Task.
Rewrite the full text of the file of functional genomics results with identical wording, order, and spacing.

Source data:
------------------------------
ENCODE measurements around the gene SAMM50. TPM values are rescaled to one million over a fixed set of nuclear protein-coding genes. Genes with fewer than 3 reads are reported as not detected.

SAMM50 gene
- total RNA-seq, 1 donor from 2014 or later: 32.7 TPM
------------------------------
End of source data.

ENCODE measurements around the gene SAMM50. TPM values are rescaled to one million over a fixed set of nuclear protein-coding genes. Genes with fewer than 3 reads are reported as not detected.

SAMM50 gene
- total RNA-seq, 1 donor from 2014 or later: 32.7 TPM